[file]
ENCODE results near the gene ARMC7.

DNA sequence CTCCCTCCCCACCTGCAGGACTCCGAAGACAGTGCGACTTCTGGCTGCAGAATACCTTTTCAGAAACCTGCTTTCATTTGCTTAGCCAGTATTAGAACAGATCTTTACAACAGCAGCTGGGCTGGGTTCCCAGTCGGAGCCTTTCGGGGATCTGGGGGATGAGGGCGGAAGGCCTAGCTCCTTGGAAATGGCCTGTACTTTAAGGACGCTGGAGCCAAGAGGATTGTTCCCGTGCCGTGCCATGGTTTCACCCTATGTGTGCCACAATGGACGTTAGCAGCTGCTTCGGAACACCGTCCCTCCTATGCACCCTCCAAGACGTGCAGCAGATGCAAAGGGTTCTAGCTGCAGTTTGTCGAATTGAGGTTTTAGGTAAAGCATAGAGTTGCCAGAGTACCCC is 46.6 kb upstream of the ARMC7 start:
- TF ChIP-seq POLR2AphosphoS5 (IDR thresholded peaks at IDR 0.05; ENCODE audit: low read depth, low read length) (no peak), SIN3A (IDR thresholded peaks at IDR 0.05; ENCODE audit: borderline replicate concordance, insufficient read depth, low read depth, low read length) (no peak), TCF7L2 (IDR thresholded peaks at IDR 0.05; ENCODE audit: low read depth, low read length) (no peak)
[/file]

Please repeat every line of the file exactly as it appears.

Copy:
ENCODE results near the gene ARMC7.

DNA sequence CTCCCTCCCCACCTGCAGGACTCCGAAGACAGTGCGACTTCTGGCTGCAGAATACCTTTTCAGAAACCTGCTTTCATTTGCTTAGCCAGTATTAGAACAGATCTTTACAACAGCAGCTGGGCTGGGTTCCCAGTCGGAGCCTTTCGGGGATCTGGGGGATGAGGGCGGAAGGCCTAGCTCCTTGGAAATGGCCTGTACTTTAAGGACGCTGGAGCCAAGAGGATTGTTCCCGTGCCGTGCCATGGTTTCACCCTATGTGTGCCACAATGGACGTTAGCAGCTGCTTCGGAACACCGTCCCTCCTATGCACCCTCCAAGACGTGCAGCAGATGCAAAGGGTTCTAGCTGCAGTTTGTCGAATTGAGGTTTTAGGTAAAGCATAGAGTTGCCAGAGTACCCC is 46.6 kb upstream of the ARMC7 start:
- TF ChIP-seq POLR2AphosphoS5 (IDR thresholded peaks at IDR 0.05; ENCODE audit: low read depth, low read length) (no peak), SIN3A (IDR thresholded peaks at IDR 0.05; ENCODE audit: borderline replicate concordance, insufficient read depth, low read depth, low read length) (no peak), TCF7L2 (IDR thresholded peaks at IDR 0.05; ENCODE audit: low read depth, low read length) (no peak)